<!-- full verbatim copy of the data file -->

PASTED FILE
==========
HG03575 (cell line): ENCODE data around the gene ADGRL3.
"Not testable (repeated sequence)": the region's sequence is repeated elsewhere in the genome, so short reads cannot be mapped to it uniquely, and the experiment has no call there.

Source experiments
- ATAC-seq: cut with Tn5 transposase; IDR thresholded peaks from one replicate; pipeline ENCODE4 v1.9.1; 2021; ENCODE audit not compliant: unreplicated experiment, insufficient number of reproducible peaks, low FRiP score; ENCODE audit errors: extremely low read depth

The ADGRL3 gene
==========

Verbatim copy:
HG03575 (cell line): ENCODE data around the gene ADGRL3.
"Not testable (repeated sequence)": the region's sequence is repeated elsewhere in the genome, so short reads cannot be mapped to it uniquely, and the experiment has no call there.

Source experiments
- ATAC-seq: cut with Tn5 transposase; IDR thresholded peaks from one replicate; pipeline ENCODE4 v1.9.1; 2021; ENCODE audit not compliant: unreplicated experiment, insufficient number of reproducible peaks, low FRiP score; ENCODE audit errors: extremely low read depth

The ADGRL3 gene